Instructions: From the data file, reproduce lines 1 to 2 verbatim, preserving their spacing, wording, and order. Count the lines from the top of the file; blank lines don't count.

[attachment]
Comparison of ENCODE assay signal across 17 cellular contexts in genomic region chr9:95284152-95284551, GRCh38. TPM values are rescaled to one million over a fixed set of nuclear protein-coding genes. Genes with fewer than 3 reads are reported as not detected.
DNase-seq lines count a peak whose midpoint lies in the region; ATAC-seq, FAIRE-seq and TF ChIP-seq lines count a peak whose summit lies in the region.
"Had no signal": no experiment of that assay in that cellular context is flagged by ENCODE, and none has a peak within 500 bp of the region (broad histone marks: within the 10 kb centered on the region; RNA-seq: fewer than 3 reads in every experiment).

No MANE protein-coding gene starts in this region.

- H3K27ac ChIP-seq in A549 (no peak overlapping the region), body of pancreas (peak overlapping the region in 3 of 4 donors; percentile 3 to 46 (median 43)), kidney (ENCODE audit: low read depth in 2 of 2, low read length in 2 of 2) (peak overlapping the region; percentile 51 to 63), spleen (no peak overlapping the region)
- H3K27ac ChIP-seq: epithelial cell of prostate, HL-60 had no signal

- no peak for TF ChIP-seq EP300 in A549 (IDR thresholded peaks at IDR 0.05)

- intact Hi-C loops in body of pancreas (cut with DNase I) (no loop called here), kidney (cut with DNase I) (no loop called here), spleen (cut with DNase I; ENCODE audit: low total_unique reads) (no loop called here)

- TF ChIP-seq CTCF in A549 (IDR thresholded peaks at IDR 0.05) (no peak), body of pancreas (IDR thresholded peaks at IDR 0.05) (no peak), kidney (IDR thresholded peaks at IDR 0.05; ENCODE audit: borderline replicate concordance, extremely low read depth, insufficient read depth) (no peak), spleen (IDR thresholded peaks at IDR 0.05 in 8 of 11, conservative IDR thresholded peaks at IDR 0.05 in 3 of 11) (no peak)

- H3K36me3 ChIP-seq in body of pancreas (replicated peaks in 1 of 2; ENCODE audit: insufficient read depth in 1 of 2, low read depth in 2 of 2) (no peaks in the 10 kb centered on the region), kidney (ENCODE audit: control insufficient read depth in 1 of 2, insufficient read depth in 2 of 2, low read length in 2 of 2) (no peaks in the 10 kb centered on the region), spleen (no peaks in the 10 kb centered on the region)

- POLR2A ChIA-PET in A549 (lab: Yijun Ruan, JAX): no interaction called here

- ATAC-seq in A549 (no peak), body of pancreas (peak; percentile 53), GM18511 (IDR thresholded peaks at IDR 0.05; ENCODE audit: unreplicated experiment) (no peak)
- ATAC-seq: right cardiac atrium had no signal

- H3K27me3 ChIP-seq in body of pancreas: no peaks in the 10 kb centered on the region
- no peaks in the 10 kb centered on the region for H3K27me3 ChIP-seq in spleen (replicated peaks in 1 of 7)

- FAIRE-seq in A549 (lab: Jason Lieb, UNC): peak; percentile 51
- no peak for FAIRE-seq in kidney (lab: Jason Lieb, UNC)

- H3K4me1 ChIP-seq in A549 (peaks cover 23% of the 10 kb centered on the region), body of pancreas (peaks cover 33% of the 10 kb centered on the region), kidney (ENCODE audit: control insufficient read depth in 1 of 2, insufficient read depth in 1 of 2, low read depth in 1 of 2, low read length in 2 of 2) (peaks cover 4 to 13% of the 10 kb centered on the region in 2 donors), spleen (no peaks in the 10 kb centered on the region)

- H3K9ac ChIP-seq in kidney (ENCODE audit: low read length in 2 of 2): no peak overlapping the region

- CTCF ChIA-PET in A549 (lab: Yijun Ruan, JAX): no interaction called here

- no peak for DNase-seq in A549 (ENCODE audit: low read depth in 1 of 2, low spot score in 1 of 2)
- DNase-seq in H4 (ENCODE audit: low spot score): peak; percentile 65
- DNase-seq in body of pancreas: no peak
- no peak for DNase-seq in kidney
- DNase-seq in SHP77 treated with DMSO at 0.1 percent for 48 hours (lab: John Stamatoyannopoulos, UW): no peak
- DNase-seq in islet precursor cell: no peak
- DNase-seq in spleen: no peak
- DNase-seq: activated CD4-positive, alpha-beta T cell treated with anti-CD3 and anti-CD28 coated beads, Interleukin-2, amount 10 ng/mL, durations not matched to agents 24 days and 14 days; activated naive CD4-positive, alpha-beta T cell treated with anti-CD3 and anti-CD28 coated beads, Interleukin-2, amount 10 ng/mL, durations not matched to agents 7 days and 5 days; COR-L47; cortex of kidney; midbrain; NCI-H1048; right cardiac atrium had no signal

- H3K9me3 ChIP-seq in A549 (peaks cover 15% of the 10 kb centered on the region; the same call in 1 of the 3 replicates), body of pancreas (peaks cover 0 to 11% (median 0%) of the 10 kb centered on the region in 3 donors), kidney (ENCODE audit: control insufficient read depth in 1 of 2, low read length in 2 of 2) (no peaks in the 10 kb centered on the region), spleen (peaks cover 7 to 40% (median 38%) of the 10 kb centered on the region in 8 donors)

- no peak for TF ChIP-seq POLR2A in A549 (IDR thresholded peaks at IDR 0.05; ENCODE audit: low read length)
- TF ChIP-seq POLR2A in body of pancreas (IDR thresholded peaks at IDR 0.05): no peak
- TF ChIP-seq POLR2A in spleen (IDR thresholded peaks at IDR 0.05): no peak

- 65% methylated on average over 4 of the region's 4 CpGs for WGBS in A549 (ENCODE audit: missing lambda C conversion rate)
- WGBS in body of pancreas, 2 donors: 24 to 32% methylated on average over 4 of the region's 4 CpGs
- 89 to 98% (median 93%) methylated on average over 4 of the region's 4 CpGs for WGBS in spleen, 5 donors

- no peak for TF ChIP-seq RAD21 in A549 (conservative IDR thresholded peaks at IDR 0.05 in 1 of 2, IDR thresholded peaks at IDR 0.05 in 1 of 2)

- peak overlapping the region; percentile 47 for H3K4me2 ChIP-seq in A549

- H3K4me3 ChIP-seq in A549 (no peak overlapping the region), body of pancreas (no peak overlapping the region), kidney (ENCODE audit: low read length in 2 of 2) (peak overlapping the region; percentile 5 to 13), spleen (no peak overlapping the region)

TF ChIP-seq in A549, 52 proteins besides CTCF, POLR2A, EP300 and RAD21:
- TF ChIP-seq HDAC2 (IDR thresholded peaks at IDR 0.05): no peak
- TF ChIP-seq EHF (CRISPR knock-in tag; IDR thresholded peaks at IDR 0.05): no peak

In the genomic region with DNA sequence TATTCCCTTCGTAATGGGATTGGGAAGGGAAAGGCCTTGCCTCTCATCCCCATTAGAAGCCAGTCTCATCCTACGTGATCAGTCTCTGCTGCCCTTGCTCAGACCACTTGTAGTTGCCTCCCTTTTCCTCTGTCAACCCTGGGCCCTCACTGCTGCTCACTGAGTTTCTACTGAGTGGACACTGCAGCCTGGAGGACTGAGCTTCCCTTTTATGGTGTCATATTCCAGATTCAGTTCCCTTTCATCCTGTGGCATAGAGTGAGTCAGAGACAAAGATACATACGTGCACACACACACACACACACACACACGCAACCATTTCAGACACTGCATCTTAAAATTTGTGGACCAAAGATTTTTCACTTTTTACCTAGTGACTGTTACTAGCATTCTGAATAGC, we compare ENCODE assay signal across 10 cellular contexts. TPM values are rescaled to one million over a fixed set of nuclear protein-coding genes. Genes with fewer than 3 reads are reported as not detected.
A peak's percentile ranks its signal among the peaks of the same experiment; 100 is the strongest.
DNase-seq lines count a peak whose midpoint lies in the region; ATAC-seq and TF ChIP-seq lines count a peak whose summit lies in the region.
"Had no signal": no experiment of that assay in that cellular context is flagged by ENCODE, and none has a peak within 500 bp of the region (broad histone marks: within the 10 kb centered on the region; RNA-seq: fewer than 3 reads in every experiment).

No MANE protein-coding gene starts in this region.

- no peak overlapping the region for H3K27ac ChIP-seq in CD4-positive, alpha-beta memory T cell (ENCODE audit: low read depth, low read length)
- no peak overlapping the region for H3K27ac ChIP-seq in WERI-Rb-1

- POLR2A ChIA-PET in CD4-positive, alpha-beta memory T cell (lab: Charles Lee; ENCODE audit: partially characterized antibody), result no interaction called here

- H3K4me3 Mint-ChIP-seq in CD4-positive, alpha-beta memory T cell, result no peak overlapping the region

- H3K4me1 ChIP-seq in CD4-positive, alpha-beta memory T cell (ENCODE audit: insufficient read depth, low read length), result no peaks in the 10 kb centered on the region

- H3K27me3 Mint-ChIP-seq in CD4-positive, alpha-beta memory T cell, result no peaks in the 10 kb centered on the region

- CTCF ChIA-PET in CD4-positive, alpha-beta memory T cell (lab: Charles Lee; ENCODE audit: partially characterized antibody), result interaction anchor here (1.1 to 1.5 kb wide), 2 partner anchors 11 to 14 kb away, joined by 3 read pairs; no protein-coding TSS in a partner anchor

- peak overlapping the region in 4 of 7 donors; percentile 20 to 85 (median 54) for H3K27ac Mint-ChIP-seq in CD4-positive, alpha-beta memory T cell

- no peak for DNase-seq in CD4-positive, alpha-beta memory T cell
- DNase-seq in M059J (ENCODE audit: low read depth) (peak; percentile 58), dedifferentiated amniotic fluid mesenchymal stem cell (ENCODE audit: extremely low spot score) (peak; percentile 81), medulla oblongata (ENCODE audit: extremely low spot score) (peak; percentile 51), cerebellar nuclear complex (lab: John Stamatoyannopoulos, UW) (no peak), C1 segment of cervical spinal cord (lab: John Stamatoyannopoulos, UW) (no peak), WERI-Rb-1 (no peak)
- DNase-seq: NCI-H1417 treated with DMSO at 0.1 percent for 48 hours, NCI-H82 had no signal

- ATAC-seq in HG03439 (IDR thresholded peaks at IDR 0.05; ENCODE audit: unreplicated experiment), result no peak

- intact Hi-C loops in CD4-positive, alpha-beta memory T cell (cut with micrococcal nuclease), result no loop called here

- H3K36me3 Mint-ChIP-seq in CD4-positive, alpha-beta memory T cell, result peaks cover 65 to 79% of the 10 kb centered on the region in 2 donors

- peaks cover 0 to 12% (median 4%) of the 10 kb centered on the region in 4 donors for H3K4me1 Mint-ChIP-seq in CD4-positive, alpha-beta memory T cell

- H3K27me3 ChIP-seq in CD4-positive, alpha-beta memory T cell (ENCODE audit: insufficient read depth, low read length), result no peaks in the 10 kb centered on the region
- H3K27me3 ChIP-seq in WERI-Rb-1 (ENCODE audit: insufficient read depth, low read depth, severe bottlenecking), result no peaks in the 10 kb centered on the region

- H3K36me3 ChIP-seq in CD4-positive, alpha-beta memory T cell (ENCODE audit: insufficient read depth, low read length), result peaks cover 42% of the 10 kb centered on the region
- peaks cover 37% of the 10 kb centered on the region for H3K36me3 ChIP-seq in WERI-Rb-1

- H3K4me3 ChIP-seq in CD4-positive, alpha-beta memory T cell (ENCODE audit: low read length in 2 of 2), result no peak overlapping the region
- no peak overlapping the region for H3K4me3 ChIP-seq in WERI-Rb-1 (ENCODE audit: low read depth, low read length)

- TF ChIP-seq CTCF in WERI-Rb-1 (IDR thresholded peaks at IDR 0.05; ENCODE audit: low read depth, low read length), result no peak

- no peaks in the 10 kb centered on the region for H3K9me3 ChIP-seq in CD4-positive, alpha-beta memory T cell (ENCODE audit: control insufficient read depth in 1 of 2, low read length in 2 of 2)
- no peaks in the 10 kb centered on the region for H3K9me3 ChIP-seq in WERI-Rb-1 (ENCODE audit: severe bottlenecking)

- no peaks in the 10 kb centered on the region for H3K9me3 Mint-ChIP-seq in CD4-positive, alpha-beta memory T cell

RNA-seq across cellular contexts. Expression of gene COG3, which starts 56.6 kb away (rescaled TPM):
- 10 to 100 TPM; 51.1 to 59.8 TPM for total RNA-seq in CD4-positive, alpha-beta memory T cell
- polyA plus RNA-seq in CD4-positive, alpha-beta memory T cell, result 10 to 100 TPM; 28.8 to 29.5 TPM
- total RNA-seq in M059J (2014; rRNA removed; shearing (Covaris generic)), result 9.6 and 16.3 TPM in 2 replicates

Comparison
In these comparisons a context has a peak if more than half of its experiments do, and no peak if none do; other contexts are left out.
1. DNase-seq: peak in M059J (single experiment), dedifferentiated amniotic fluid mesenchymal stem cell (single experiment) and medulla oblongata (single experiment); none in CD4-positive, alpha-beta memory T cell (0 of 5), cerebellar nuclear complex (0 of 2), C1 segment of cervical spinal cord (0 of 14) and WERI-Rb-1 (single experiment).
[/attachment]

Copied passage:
Comparison of ENCODE assay signal across 17 cellular contexts in genomic region chr9:95284152-95284551, GRCh38. TPM values are rescaled to one million over a fixed set of nuclear protein-coding genes. Genes with fewer than 3 reads are reported as not detected.
DNase-seq lines count a peak whose midpoint lies in the region; ATAC-seq, FAIRE-seq and TF ChIP-seq lines count a peak whose summit lies in the region.